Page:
Why did Sa’ada war cease? [Archives:2008/1181/Opinion]

August 14 2008

By: Muneer Al-Mawri
Having asked the colleague Mosa Al-Namrani why the Sa'ada war ceased, he ironically answered me, “You shouldn't have asked such a question,” adding, “When we know why the war broke out, we will then know why it ceased.”

Such a great answer did not prevent me to search and communicate with some sources with the aim of surveying the primary reasons behind the surprise declaration by President Saleh to end the Sa'ada War. I obtained the kind of information that may not satisfy a researcher in pursue of facts as they really happen on the ground, however, it may be part of a mystery being noticed during the few days preceding the declaration to end Sa'ada War.

First, we should remember that Abdulmalik Al-Houthi vowed to present a gift to Yemeni people on July 17. Seemingly, Al-Houthi might have meant ending the war. As long as the declaration to end the war was made by President Saleh while Houthis did nothing in this regard, this means that Al-Houthi and President Saleh were brought together via an open communication channel throughout the weeks preceding the war.

Mutual understanding behind ending the war:

Certainly, there might have been mutual understanding that led to this result, which Abdulmalik Al-Houthi's office circulated in a statement prior to Saleh's declaration to end the war. According to information obtained from a well-informed source, telephone communication between President Saleh and Abdulmalik Al-Houthi was 100 percent true despite official allegations denying that both men communicated by phone.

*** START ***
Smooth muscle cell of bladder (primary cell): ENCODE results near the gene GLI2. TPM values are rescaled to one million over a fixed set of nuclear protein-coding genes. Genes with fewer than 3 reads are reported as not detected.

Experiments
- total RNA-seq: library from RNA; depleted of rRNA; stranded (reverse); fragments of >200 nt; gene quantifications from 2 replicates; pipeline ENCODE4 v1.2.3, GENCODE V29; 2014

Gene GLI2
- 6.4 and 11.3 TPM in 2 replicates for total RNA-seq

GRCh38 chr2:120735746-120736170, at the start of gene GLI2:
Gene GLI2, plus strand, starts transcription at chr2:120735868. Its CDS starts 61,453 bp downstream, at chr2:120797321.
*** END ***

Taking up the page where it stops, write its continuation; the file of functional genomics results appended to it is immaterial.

The source says that Houthis are still reserving a recorded tape of the telephone conversation between their leader and President Saleh in order to give it out whenever they need. In addition, another source related with Houthis' field leader, but is currently residing abroad, confirmed to a columnist that all Houthis have written guarantees from President Saleh delivered to their leader Abdulmalik in person via tribal mediation.

The source adds that President Saleh requested a written reply from Houthis, but their leader refuses to do so as he believes that a verbal response to Saleh's offer is enough.

Second, another informed source confirmed to the columnist that Saleh was enraged by the presence of Sheikh Ibrahim Al-Hadithi, acting Head of the Special Saudi Committee in Sana'a and his four-day meetings with tribal sheikhs, social figures and military officers. It appears that President felt that Al-Hadithi is reminding him of the role played by the late Saudi Military Attache Saleh Al-Hadhyan, who played an effective role in appointing consecutive presidents of Yemen and liquidating others.

Al-Hadhyan is believed to have paved the way for President Saleh to rule Yemen. What specifically enraged Mr. President is Al-Hadithi's direct distribution of Saudi gifts to targeted figures in Yemeni society without even consulting him. Saleh also felt that Saudi Arabia is planning to establish a popular army to fight against Houthis with funds coming from its treasury, expecting that such may threaten his rule in the future.